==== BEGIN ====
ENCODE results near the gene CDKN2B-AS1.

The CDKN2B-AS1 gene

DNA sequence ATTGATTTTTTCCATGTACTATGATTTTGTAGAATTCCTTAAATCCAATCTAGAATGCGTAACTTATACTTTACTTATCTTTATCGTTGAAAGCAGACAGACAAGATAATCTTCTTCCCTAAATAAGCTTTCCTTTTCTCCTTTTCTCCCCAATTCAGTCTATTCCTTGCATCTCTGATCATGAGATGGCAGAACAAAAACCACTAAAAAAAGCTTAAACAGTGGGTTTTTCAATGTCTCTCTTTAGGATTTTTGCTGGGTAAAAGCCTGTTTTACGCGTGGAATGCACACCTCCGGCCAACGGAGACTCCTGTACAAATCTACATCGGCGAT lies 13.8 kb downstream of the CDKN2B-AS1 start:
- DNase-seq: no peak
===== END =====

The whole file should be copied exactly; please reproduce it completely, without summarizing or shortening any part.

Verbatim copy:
ENCODE results near the gene CDKN2B-AS1.

The CDKN2B-AS1 gene

DNA sequence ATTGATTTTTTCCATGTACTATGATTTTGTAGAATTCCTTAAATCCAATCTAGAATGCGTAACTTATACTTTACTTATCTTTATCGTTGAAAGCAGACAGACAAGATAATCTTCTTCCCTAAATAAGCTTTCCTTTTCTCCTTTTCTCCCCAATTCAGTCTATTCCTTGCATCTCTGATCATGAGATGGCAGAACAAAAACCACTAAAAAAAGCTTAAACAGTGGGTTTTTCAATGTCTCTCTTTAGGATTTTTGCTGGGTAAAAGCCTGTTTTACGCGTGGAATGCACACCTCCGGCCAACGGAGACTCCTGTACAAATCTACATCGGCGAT lies 13.8 kb downstream of the CDKN2B-AS1 start:
- DNase-seq: no peak